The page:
But no simple, sensory narrative can master what it purports—whether it be a hitchhiking trip to Texas or the memories that remain from such a trip twenty-five years later. That age-old philosophical chestnut, the Problem of Representation (in its twin forms, the Problem of Verification and the Problem of Exhaustiveness) makes mastery as such a non-problem, with no need of haute théorie. Theodore Sturgeon’s fine insight is perhaps germane here: the best writing does not reproduce—or represent—the writer’s experience at all. Rather it creates an experience that is entirely the reader’s, forged and fashioned wholly from her or his knowledge, of her or his memories, by her or his ideology and sensibility, and demonstrably different for each—but which (according to the writer’s skill) is merely as meaningful (though not necessarily meaningful in the same way) as the writer’s, merely as vivid.
In short, writing creates not a representation of the writer’s world but a model of the writer’s purport. (It creates a re-presentation, in a different form, of the reader’s world.)
This belief is reinforced because Delany had characters in different books have similar insights. I know I will never know what it’s like to be Samuel R. Delany. But can Delany transmit an emotional insight that I can recognize when I experience a similar situation in my life? Or can he describe a personal experience that I empathize enough to feel I’ve learned something?
Humans are not telepaths – but how much can we connect psychically in words? Is it ten percent? One percent? One thousandth of a percent? Just how much can a black gay man growing up in Harlem as a gifted teenager in the 1950s tell two straight teens growing up in white Miami in the 1960s that were C+ students? I think a great deal.
I admit Connell is right. To know what living in another country is like requires going there. But I want to believe books can give us something! I’m a lifelong bookworm. I have to believe books convey more than facts and figures, that they can create pseudo-emotions that trigger artificial experiences that can change us.
The next part of this essay is where it gets hard. I want to use one concept that Delaney used in Empire Star about simplex, complex, and multiplex, and try to prove my point. I believe Delany encoded a great deal of emotional experience into a cheap 1966 paperback science fiction book. Empire Star was a 102-page novella, one-half of an Ace Double. It wasn’t a prestigious literary novel from Charles Scribner’s Sons or an avant-garde work of art from Grove Press. It was a 45-cent paperback masterpiece.
Delany dealt with three reoccurring themes: naïve characters thrown into a complex world, characters being complexly confused by matching their experiences with others, and characters who are amazed by meeting wiser characters who apparently know the impossible. Delany called these mindsets simplex, complex, and multiplex (think multidimensionally complex). Connell and I have applied Delany’s insight from Empire Star in countless ways over the last half-century.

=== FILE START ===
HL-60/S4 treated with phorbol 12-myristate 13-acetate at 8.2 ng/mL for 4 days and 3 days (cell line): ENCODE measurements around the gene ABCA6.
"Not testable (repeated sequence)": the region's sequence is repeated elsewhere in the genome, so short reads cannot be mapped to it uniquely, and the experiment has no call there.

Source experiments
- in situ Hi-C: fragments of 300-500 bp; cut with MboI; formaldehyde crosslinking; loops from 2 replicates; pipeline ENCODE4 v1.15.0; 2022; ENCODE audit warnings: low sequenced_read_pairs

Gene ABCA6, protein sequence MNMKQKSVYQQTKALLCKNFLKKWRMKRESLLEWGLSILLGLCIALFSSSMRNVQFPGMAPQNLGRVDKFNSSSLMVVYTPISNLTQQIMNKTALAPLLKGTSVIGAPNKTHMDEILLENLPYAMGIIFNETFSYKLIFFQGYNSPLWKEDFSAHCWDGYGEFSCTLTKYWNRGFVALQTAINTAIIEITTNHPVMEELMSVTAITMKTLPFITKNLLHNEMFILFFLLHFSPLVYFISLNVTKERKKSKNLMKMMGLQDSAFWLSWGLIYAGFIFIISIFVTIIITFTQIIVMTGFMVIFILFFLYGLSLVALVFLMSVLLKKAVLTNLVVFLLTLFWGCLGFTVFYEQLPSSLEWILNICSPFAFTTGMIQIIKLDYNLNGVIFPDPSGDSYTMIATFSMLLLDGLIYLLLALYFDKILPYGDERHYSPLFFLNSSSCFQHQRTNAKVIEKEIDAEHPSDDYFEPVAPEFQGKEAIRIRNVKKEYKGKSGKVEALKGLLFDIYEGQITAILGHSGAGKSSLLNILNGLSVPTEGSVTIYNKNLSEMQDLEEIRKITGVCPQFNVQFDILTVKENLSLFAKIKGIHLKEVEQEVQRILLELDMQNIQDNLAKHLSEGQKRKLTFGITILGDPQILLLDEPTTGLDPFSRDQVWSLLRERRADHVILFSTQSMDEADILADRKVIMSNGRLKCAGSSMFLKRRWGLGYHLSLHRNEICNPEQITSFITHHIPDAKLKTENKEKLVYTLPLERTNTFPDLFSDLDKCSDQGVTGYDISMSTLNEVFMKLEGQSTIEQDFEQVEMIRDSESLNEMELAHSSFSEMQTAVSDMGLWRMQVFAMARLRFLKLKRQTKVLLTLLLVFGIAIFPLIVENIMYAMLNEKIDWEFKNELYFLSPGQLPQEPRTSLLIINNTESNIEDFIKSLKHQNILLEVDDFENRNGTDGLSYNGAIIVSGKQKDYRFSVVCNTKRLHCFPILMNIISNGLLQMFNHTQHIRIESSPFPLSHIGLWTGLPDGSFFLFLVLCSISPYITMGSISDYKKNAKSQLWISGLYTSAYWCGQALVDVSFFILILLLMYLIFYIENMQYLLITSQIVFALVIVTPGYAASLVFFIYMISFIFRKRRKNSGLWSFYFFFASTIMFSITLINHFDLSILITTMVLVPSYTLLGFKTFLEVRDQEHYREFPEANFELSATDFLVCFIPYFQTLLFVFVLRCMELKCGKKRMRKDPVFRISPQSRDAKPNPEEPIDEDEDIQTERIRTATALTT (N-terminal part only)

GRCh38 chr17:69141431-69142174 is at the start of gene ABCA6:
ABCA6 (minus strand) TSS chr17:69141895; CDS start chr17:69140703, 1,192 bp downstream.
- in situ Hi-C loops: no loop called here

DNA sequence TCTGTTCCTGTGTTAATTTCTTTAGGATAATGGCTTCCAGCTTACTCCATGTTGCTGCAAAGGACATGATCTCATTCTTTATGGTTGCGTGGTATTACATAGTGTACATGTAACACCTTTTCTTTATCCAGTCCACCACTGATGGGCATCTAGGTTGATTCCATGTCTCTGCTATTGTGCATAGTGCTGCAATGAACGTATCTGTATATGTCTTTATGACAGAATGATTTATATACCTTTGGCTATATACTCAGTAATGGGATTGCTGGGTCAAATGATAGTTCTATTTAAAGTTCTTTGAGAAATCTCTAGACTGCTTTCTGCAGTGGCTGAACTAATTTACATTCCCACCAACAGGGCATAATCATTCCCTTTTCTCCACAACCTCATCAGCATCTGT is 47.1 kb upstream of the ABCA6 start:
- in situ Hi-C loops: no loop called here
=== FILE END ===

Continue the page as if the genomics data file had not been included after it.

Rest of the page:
I can’t even explain this deep insight with so few words. You will need to read Empire Star. However, I do believe Delany’s observation of three mindsets and how they work can be applied anywhere without knowing how he specifically learned them. For example, once you get the hang of what he’s talking about, it makes understanding our bizarre politically polarized world easier.
In our argument, Connell asserts that travel is one of the primo methods for promoting multiplex thinking. This is exactly what Delany did in his stories. It’s also what Joseph Campbell describes The Hero With a Thousand Faces. What I tried to argue back that Connell didn’t believe, is reading can do this too. Connell said this was me rationalizing my self-consciousness over the lack of foreign travel. And that’s true, but it’s also true most of what we know about reality comes from reading.
Whether it’s from living or reading we all encounter new experiences going through the mental stages of simplex, complex and multiplex insights. A great writer can take us through them just like real world experiences can. Sure the gold standard of experience is real life. And for many people, real life and travel stay at the simplex level anyway. Complexity and multiplexity come from analyzing and abstracting our real world experiences.
No one today can travel to first century Rome. We will never know what it feels like to live in a city in the past. Yet, it’s my claim that reading a few books can tell us more about life then than most of its inhabitants ever knew while living.
Again, it’s abstractions versus feelings. But here’s the thing about being human, we only feel in the moment, in the eternal now, everything we remember feeling is an abstraction. And books can code that. But Connell’s argument included the fact that travel changes us. To make my rebuttal requires books being able to change us. Do they? How often have you said, or heard someone say, a book changed their life? I think they do. I won’t know what Connell thinks until he reads this essay.
Have you read books about life in other countries or visitors to them that you later verified by traveling yourself? Post a comment.
— James Wallace Harris